NRCC spokeswoman Maddie Anderson argued for the ad’s accuracy by saying that in addition to physical infiltration, "ISIS is also infiltrating us with their ideology by seeking to inspire lone wolf attacks here from afar. The domestic terrorists have gotten their ideas and been inspired by what’s going on in the Middle East."
We have no objection to the argument that ISIS is inspiring lone-wolf terrorists -- the list below is chock full of examples. But the ad didn’t urge efforts to combat ideological propaganda on social media. It used the phrase "terrorists infiltrate" and referred to Syrian refugee admissions -- of humans, not ideas. So the ad gives a very different impression than the one Anderson was arguing.
The rare instances in which an adult entered the United States and later went on to commit a terrorist act don’t apply to what the ad said about Syrians.
The closest example might be the case of two Iraqi immigrants, Waad Ramadan Alwan and Mohanad Shareef Hammadi, who were arrested in 2011 in a sting in Bowling Green, Ky.
Before coming to the United States, Alwan had made bombs that allegedly targeted American military personnel in Iraq. So he was a terrorist before coming to the United States, and he did enter -- "infiltrate" -- the country. But he came to the United States before ISIS existed, and before the beginning of the civil war that triggered an influx of displaced Syrians.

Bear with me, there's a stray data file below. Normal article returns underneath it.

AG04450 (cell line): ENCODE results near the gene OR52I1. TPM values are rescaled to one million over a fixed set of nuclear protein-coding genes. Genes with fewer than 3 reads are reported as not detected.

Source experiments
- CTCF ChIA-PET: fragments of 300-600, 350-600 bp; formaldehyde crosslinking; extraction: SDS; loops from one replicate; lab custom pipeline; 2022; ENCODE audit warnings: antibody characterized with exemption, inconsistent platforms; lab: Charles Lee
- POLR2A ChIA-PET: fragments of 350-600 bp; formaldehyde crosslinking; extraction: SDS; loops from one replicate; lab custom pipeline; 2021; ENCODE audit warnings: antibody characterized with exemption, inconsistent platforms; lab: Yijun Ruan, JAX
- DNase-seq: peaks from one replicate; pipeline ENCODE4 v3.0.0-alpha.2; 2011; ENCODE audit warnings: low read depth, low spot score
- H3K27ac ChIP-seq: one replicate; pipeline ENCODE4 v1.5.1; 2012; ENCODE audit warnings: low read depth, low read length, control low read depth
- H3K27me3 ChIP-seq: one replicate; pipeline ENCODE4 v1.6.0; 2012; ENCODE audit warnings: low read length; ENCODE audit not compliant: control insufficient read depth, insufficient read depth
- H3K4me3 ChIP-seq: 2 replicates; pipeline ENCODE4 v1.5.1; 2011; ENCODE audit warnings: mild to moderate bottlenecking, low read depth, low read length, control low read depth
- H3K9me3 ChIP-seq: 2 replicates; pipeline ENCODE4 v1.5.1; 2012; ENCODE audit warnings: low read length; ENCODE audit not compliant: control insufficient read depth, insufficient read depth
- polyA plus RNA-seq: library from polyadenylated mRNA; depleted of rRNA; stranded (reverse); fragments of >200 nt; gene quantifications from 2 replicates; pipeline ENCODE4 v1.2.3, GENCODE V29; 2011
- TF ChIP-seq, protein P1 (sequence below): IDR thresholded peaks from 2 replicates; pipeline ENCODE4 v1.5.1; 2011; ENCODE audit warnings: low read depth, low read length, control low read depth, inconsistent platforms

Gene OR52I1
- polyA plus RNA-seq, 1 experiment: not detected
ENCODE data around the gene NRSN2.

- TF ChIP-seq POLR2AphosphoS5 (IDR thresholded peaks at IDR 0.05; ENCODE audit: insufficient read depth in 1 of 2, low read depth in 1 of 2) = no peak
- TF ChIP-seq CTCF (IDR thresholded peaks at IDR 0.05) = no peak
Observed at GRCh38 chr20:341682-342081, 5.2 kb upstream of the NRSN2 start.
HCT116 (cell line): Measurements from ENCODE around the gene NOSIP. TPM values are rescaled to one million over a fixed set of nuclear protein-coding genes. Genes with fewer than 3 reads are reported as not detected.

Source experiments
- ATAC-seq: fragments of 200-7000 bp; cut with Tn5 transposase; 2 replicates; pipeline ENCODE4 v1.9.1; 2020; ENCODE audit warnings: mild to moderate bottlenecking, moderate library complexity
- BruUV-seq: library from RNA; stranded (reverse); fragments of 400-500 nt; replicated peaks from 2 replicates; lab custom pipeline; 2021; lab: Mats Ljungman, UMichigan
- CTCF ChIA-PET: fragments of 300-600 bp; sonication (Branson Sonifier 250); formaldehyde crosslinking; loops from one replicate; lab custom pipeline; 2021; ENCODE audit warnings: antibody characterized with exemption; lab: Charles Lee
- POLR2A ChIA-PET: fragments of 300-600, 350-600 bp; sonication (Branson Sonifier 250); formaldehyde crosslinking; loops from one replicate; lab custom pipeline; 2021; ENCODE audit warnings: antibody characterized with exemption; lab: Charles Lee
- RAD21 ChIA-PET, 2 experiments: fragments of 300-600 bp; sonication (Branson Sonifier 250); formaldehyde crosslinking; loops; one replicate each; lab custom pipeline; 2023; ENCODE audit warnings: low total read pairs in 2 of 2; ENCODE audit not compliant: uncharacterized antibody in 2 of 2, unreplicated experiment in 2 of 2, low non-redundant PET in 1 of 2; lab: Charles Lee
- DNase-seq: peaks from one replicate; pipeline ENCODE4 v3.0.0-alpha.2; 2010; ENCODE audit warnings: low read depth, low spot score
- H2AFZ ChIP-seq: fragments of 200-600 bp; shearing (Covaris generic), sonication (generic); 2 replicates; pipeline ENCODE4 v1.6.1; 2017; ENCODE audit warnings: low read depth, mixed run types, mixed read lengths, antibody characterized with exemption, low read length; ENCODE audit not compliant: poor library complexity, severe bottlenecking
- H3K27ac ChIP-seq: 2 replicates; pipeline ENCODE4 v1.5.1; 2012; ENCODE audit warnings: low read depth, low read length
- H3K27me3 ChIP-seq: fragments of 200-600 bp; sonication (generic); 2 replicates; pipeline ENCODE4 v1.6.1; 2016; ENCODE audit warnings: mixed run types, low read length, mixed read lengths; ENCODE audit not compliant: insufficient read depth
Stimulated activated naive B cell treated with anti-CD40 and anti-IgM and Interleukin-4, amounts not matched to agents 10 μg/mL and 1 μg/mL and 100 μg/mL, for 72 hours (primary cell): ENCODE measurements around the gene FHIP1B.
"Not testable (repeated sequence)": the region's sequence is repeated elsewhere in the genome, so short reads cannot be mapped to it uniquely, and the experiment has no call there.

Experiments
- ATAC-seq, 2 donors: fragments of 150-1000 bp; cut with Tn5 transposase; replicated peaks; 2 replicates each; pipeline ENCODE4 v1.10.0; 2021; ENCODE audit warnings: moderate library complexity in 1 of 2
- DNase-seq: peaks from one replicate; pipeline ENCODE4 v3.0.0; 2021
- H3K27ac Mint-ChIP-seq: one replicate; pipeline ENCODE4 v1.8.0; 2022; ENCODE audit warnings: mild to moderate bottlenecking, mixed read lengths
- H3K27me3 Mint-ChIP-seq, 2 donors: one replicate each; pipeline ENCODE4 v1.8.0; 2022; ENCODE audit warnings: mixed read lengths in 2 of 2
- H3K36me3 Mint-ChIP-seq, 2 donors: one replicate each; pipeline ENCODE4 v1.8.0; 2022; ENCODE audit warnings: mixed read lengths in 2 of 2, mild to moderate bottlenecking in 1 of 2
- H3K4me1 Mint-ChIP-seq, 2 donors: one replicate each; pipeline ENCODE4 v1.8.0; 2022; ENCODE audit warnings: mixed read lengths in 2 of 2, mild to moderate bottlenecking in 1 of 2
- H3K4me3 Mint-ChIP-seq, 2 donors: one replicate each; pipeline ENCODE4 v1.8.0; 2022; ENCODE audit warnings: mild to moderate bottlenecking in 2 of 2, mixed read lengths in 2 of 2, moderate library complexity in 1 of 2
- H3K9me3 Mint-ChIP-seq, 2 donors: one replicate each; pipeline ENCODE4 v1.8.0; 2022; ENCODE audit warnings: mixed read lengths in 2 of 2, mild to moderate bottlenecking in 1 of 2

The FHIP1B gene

Another example involves Egyptian national Hesham Mohamed Hadayet, the perpetrator of a 2002 mass shooting at the Los Angeles airport. Prior to his immigration to the United States, Egyptian authorities accused him of belonging to the terrorist organization Al-Gama'a al-Islamiyya (though he denied this charge). The FBI concluded that Hadayet’s killing spree was a terrorist act, but he acted alone and hoped to influence U.S. government policy toward Palestine. This attack pre-dates the dynamic in Syria by a decade and a half.
Among more recent perpetrators, Tashfeen Malik, half of the married couple behind the 2015 San Bernardino shootings, came in on a marriage visa. But she was a Pakistani who had come most recently from Saudi Arabia -- not Syria. She pledged loyalty to ISIS shortly before the attack.
However, far more common than "infiltration" cases are examples of self-radicalization by people already in the United States, mostly people who were born and/or raised in America. Often, they are driven to terrorism by propaganda and social media networks, and sometimes they pledge loyalty to ISIS before committing an attack.